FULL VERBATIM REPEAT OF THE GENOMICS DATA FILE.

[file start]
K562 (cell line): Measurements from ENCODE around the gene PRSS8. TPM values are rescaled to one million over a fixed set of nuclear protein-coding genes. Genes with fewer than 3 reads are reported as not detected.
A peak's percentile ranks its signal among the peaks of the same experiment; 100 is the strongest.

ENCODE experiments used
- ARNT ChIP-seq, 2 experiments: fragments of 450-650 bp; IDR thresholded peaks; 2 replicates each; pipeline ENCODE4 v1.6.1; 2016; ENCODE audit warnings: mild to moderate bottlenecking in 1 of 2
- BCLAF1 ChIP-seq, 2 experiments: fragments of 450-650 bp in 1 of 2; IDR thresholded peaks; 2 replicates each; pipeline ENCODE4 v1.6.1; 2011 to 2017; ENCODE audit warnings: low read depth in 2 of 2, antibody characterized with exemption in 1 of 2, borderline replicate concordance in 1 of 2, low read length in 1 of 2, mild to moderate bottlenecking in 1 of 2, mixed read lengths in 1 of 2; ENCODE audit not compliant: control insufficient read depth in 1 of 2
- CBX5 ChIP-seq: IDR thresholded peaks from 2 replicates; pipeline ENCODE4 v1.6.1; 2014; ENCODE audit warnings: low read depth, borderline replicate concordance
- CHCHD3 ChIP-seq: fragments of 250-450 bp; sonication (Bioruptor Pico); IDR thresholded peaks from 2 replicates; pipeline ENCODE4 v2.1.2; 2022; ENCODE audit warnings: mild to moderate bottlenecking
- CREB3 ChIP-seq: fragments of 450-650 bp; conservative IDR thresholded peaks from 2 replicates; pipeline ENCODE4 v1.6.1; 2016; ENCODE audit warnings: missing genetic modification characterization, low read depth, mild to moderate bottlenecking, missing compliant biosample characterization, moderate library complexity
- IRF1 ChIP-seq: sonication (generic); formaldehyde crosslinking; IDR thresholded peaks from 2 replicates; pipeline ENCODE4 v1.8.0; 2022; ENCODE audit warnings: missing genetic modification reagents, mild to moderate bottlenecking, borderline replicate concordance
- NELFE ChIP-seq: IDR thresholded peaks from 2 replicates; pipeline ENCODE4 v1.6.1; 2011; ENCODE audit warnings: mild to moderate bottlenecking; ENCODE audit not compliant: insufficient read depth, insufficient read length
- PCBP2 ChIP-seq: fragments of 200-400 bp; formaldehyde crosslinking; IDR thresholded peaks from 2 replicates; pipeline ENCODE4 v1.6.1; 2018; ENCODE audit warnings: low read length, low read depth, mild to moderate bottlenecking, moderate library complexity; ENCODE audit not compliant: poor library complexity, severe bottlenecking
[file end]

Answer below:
K562 (cell line): Measurements from ENCODE around the gene PRSS8. TPM values are rescaled to one million over a fixed set of nuclear protein-coding genes. Genes with fewer than 3 reads are reported as not detected.
A peak's percentile ranks its signal among the peaks of the same experiment; 100 is the strongest.

ENCODE experiments used
- ARNT ChIP-seq, 2 experiments: fragments of 450-650 bp; IDR thresholded peaks; 2 replicates each; pipeline ENCODE4 v1.6.1; 2016; ENCODE audit warnings: mild to moderate bottlenecking in 1 of 2
- BCLAF1 ChIP-seq, 2 experiments: fragments of 450-650 bp in 1 of 2; IDR thresholded peaks; 2 replicates each; pipeline ENCODE4 v1.6.1; 2011 to 2017; ENCODE audit warnings: low read depth in 2 of 2, antibody characterized with exemption in 1 of 2, borderline replicate concordance in 1 of 2, low read length in 1 of 2, mild to moderate bottlenecking in 1 of 2, mixed read lengths in 1 of 2; ENCODE audit not compliant: control insufficient read depth in 1 of 2
- CBX5 ChIP-seq: IDR thresholded peaks from 2 replicates; pipeline ENCODE4 v1.6.1; 2014; ENCODE audit warnings: low read depth, borderline replicate concordance
- CHCHD3 ChIP-seq: fragments of 250-450 bp; sonication (Bioruptor Pico); IDR thresholded peaks from 2 replicates; pipeline ENCODE4 v2.1.2; 2022; ENCODE audit warnings: mild to moderate bottlenecking
- CREB3 ChIP-seq: fragments of 450-650 bp; conservative IDR thresholded peaks from 2 replicates; pipeline ENCODE4 v1.6.1; 2016; ENCODE audit warnings: missing genetic modification characterization, low read depth, mild to moderate bottlenecking, missing compliant biosample characterization, moderate library complexity
- IRF1 ChIP-seq: sonication (generic); formaldehyde crosslinking; IDR thresholded peaks from 2 replicates; pipeline ENCODE4 v1.8.0; 2022; ENCODE audit warnings: missing genetic modification reagents, mild to moderate bottlenecking, borderline replicate concordance
- NELFE ChIP-seq: IDR thresholded peaks from 2 replicates; pipeline ENCODE4 v1.6.1; 2011; ENCODE audit warnings: mild to moderate bottlenecking; ENCODE audit not compliant: insufficient read depth, insufficient read length
- PCBP2 ChIP-seq: fragments of 200-400 bp; formaldehyde crosslinking; IDR thresholded peaks from 2 replicates; pipeline ENCODE4 v1.6.1; 2018; ENCODE audit warnings: low read length, low read depth, mild to moderate bottlenecking, moderate library complexity; ENCODE audit not compliant: poor library complexity, severe bottlenecking